(December 29, 2016) Yesterday while proceeding through Eric Foner’s Civil War lectures on YouTube I came to this one about the Emancipation Proclamation. Chiefly because of contextual omissions the professor puts enough spin on it to give the listener whiplash by saying:
[Consider] how Lincoln addresses the freed people directly…“I urge you to refrain from violence”…but then adds “except in self defense.”…[I]sn’t that interesting. He didn’t have to say it…[Lincoln is showing that he] is not cowed by the chorus of warnings of these slaves massacring their owners.
Actually, to anyone who knows the full story Lincoln was almost compelled to use the language Foner quotes. The professor fails to clarify how two versions of the Emancipation Proclamation—issued about three months apart—differed. The preliminary version that was announced on September 22, 1862 was the more impactful one because it signaled the President’s intent to officially free Confederate slaves on January 1, 1863 when a formal version would be signed if the Rebels did not surrender.
Lincoln’s advice that freedmen “refrain from violence except in self defense” is only contained in the second version. More importantly, the reason it is included is because the language in the preliminary version suggested that Lincoln may have wanted to deliberately provoke a slave rebellion as a means of winning the war quickly. The statement in the September proclamation that triggered such concerns was that the “[US] military and naval authority…will do no act to repress [slaves], or…any efforts [the slaves] may make for their actual freedom.” Many critics concluded the statement ordered the military to do nothing to protect Southern civilians should a slave rebellion arise.
Among them was Charles A. Dana, a trusted civilian observer of generals and armies in the field for Lincoln. Dana immediately urged that the statement by erased or changed because of its potential to incite servile insurrection. Another example was former Supreme Court Justice Benjamin Curtis from Massachusetts. Although he did not believe Lincoln intended to instigate a slave rebellion, he concluded the proclamation’s likely result would be to “incite a part of the inhabitants of the United States to rise in insurrection against valid laws.” He foresaw “scenes of bloodshed” and “servile war.”
Boston maritime mogul and friend to abolitionist Charles Sumner, Robert Forbes, concluded that Sumner’s followers genuinely wanted the slaves to “be made free by killing or poisoning their masters and mistresses.” Similarly, New York’s Continental Monthly urged that a “thousand mounted men” be recruited to raid deep into the South with authority to assemble and arm the slaves.” Finally, Massachusetts Senator Sumner said, “I know of no principle…by which our [Southern White] rebels should be saved from the natural consequences of their own action…They set the example of insurrection…They cannot complain if their slaves…follow it.”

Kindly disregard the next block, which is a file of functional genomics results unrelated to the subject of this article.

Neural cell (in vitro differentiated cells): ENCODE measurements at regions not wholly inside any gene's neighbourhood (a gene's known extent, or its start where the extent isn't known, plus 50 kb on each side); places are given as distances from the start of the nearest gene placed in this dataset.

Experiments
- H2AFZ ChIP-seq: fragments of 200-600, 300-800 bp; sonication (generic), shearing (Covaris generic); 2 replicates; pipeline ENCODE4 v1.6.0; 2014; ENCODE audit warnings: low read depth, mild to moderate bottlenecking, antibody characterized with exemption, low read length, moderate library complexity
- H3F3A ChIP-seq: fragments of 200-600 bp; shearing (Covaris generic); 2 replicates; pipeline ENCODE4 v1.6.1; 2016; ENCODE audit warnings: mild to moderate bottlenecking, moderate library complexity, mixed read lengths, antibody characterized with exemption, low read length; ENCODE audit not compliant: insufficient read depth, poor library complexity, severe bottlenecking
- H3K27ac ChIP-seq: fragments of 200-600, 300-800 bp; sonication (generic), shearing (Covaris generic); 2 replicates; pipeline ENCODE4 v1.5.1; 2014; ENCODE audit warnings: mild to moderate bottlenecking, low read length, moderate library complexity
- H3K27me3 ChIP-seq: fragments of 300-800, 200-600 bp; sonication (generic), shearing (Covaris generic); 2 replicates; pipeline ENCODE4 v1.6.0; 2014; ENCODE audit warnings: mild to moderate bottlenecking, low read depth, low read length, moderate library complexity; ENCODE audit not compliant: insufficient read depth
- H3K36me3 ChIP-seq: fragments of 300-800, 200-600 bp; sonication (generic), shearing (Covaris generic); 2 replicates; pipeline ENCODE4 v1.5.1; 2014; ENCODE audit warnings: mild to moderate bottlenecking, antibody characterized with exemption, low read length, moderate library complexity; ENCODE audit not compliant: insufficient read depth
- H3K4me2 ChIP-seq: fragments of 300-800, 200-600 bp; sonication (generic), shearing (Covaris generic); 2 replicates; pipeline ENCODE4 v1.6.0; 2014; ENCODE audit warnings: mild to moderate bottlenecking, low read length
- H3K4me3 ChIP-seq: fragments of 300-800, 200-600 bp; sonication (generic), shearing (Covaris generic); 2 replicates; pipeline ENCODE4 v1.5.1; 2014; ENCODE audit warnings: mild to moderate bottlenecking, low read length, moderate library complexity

Colonel Charles Francis Adams, Jr. who was the son of Lincoln’s ambassador to Great Britain and the great-grandson and grandson of two US presidents later remarked that the prevailing belief in the North at the time of the proclamation was that it would spark an immediate slave uprising to bring the war to a sudden end. Major General George McClellan similarly complained that the President sought to stir up slave rebellions in an attempt to end the war. McClellan cannot be dismissed as an isolated example because he was Lincoln’s opponent in the 1864 wartime presidential election when he received about 45% of the total vote.
According to historian Howard Jones, initial reaction that the Emancipation Proclamation might provoke slave rebellions was also common in Europe. The Europeans especially worried that it could trigger a race war that would extend beyond American borders. Instead of concluding that emancipation gave the United States the moral high ground the Europeans were contemplating whether they should ally with the Confederacy before a genocidal race war began to infect the entire Western Hemisphere and thereby disrupt international trade.
Even President Lincoln admitted the possibility of such insurrections before he issued the preliminary proclamation. On September 13, 1862 he replied to a delegation of Chicago abolitionists visiting Washington that he recognized the potential “consequences of insurrection and massacre at the South” that such a proclamation might provoke. Whatever the moral benefits, or immoral consequences, of emancipation he “view[ed] the matter as a practical war measure, to be decided upon according to the advantages or disadvantages it may offer to the suppression of the [Confederate] rebellion.”
Whatever Lincoln’s intent, the preliminary proclamation led to an uproar about its potential to incite slave rebellions. Contrary to Foner’s interpretation, Lincoln’s inclusion of qualifying language in the final version was not a bold action to signal that he refused to be cowed by warnings of slave uprisings. To the contrary, it was a reactionary step to try and convince others that he did not originally intend to provoke such uprisings.